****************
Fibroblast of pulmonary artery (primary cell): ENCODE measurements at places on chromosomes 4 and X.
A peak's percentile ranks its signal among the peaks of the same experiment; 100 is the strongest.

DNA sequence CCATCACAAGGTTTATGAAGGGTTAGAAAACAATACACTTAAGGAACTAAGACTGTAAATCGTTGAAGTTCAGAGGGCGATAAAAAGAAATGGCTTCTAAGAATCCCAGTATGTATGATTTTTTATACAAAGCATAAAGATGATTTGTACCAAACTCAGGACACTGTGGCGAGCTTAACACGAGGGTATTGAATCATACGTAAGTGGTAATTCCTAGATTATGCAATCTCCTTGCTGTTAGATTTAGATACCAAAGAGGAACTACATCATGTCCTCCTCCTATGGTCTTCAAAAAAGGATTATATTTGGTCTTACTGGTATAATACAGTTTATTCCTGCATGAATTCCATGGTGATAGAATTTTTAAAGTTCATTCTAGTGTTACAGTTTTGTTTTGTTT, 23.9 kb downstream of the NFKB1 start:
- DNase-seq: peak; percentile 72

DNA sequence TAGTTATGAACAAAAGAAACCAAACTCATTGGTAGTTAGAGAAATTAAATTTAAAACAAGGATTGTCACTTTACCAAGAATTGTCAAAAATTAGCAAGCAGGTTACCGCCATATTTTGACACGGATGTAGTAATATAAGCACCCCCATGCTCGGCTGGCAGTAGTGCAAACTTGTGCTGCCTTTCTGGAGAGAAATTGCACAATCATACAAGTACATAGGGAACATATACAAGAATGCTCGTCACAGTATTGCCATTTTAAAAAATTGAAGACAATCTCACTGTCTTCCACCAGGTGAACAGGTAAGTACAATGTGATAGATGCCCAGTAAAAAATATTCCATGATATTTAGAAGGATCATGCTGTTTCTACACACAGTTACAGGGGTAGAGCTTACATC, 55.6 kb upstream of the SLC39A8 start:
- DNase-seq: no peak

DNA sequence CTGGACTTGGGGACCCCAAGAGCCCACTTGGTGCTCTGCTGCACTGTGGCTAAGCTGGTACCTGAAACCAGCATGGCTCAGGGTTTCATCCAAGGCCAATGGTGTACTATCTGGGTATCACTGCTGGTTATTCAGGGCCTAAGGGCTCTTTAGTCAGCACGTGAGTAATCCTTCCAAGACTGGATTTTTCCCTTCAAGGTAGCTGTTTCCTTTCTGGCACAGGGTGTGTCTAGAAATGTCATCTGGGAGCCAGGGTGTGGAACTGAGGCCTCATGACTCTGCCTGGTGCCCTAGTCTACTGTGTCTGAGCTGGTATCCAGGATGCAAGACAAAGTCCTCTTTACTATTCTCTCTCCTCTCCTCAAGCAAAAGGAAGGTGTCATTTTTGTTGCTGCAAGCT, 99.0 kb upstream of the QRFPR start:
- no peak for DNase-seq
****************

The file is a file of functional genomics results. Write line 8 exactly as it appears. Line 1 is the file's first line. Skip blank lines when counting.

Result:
- no peak for DNase-seq